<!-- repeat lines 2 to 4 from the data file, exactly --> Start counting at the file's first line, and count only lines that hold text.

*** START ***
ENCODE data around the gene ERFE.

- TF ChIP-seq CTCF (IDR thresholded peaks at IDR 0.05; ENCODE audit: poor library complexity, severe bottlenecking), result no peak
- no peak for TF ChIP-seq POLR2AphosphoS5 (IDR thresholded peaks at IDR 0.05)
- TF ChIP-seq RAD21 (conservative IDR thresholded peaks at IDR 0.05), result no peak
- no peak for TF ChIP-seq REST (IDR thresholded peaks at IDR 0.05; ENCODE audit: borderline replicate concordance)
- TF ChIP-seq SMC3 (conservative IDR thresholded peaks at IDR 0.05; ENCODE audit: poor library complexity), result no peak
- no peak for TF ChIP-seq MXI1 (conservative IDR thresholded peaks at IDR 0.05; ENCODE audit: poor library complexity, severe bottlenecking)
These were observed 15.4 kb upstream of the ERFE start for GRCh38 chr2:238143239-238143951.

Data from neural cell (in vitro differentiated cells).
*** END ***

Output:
- TF ChIP-seq CTCF (IDR thresholded peaks at IDR 0.05; ENCODE audit: poor library complexity, severe bottlenecking), result no peak
- no peak for TF ChIP-seq POLR2AphosphoS5 (IDR thresholded peaks at IDR 0.05)
- TF ChIP-seq RAD21 (conservative IDR thresholded peaks at IDR 0.05), result no peak